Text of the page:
Changing Colors of Blue Screen of Death Adds Fun to Otherwise Terrifying Sight

Melanie Gross
Jun 11, 2011
Updated • Apr 11, 2012
Software, Windows, Windows software

Time for Friday fun anyone? Maybe not fun so much, but something to amuse yourselves the next time your computer decides to have a mind of its own. There are few things that really scare hardcore Windows users. Viruses? Just be diligent with updates, and be prepared to fight an infection when it occurs. File losses? Just back up your computer regularly.

One challenge, however, is able to nearly universally shake any Windows user. It tends to appear at the worst possible times, and the explanation for its appearance can be so obscure that not even people at Microsoft know what’s going on. That’s right, that most terrifying apparition is… the Blue Screen of Death.

While it may not necessarily be the enormous problem that it was in the past, having this screen take over your computer is still followed by your stomach dropping just before your monitor blanks out completely. Sometimes it stays, requiring serious changes to your system, and sometimes it goes, disappearing after one occurrence without any explanation whatsoever.

Unfortunately, this tutorial cannot teach you how to avoid the screen entirely. The causes behind any blue screen incident vary considerably from instance to instance and are inconsistent between systems. Instead, this tutorial is going to help you turn your BSoD into a GSoD, YSoD or pretty much any SoD you wish. Yes, this will teach you how to run that screen in whatever color you wish.

Why? Pure fun. The screen will not stay in the new color, and the next time it appears it will be as blue as it ever was. But perhaps having the power to change it even once will give you the confidence you need to tackle it the next time it appears on its own.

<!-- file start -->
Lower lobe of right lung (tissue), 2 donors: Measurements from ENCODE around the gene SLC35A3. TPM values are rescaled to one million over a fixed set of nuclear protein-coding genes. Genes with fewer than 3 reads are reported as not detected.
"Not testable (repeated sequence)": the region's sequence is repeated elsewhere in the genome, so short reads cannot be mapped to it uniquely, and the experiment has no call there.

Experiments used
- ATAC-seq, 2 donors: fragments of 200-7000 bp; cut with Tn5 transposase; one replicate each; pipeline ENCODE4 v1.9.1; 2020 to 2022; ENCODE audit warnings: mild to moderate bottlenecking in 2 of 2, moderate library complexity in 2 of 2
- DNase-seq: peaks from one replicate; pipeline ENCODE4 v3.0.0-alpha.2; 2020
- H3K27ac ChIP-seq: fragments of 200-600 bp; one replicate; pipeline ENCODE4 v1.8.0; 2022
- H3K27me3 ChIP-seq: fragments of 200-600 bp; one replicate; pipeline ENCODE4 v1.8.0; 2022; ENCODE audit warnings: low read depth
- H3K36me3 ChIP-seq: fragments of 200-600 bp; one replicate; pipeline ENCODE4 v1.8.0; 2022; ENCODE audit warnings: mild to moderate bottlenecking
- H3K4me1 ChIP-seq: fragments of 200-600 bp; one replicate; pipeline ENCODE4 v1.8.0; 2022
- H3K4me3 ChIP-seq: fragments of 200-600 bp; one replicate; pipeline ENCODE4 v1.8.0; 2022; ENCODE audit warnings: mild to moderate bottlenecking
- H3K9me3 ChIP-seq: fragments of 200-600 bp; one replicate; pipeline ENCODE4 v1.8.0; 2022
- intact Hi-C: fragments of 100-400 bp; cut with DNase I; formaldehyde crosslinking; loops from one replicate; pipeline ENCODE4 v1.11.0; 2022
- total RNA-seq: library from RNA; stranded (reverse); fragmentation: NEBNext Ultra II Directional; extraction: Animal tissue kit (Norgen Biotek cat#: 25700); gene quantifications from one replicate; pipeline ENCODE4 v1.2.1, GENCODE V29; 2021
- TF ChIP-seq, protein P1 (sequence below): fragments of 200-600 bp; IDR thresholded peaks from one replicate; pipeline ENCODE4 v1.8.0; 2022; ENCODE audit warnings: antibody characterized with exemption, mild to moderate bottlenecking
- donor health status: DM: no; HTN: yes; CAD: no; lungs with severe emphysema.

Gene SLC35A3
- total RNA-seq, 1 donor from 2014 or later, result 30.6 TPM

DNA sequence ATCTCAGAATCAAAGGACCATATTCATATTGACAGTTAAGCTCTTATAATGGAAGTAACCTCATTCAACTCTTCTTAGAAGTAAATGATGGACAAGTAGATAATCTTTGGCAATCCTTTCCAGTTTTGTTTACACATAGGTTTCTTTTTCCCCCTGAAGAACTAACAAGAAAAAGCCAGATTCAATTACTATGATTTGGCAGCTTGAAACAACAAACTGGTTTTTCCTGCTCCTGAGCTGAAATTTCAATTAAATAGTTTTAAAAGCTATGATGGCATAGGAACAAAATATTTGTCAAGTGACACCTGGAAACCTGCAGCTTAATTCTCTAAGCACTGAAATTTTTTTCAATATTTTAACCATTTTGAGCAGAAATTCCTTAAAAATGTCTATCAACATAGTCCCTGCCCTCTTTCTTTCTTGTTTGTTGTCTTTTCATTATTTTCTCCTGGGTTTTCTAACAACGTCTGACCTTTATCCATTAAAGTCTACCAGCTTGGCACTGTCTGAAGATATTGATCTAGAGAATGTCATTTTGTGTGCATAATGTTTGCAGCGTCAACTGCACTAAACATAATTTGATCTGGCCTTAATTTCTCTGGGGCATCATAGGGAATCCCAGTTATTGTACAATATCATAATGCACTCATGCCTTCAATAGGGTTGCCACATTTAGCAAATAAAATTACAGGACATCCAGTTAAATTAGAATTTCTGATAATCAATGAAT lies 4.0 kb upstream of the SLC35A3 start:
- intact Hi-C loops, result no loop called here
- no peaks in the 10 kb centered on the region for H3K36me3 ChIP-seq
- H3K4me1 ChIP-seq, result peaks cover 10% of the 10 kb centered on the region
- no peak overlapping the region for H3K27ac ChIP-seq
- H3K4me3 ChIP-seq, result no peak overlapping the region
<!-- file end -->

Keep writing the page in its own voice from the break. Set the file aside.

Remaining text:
To get started click here to download a tiny program called Notmyfault designed by Windows guru Mark Russinovich. Before doing anything with it at all, save everything that you are doing. You will be creating a genuine BSoD instance while modifying the colors, so your computer will behave just as it does when the screen appears on its own accord. Clicking on the link will allow you to download a zip with both 32 and 64 bit versions of the application – unzip the package and continue. Open the file titled exe, proceed into Release, and then double click on NotMyfault.

not my fault

It should bring up a small window that looks just like this. The program was originally created as a way to automatically create BSoD instances for presentation purposes. As such, there are various settings you can choose to edit, including exactly what kind of a crash you would like to create. Make your selections and then click the BSOD Colors button. Select the colors you would like to see – pressing select with FG depressed will transfer the color to the text, while BG applies it to the background. When finished, click ok.

This is a good time to take another glance at your desktop to make sure everything important is saved, because you’re about to intentionally wreck your computer. Prepare yourself emotionally, mouse over Do Bug and click.

screen of death

There you are! Have a little fun with the Blue (or maybe orange) Screen of Death instead of being terrified by it for once.


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